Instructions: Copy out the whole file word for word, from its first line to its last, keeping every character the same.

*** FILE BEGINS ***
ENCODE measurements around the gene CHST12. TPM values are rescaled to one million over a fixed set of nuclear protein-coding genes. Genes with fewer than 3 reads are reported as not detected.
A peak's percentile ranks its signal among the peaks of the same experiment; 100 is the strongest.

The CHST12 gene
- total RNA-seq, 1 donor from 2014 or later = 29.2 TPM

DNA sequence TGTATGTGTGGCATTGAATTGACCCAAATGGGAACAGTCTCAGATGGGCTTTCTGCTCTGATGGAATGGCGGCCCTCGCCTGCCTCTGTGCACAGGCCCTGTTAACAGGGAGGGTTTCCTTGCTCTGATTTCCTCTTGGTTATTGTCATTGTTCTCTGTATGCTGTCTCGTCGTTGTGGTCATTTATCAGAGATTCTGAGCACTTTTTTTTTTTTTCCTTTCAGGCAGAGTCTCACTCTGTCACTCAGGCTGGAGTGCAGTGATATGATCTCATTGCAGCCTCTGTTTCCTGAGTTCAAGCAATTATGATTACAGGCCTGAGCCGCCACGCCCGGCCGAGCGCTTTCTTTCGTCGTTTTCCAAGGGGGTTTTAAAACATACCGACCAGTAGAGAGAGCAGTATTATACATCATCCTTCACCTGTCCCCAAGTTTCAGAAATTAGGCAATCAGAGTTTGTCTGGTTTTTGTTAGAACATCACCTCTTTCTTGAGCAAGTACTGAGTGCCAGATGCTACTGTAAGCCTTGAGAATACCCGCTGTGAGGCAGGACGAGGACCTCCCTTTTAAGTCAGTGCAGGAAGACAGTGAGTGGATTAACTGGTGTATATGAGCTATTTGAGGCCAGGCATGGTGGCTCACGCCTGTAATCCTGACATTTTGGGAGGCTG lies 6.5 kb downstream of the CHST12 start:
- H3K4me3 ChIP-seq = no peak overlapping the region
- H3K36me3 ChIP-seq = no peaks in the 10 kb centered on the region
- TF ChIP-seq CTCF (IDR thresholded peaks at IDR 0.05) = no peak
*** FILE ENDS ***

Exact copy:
ENCODE measurements around the gene CHST12. TPM values are rescaled to one million over a fixed set of nuclear protein-coding genes. Genes with fewer than 3 reads are reported as not detected.
A peak's percentile ranks its signal among the peaks of the same experiment; 100 is the strongest.

The CHST12 gene
- total RNA-seq, 1 donor from 2014 or later = 29.2 TPM

DNA sequence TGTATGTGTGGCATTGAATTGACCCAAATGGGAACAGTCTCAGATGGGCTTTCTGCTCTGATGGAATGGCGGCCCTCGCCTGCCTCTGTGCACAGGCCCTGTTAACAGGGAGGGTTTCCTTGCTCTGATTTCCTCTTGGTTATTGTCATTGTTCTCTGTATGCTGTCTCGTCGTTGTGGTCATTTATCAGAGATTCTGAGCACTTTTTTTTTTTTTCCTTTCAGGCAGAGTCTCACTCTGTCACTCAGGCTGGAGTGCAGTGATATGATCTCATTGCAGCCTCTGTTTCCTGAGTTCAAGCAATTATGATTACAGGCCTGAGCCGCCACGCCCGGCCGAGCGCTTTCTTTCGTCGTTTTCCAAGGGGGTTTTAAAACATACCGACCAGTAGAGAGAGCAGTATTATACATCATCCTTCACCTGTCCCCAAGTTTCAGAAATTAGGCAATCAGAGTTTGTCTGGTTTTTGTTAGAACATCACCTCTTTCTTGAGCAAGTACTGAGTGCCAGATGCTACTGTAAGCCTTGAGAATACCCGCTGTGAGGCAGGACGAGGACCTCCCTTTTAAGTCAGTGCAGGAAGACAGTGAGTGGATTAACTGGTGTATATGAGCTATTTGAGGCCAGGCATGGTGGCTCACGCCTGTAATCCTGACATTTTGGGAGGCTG lies 6.5 kb downstream of the CHST12 start:
- H3K4me3 ChIP-seq = no peak overlapping the region
- H3K36me3 ChIP-seq = no peaks in the 10 kb centered on the region
- TF ChIP-seq CTCF (IDR thresholded peaks at IDR 0.05) = no peak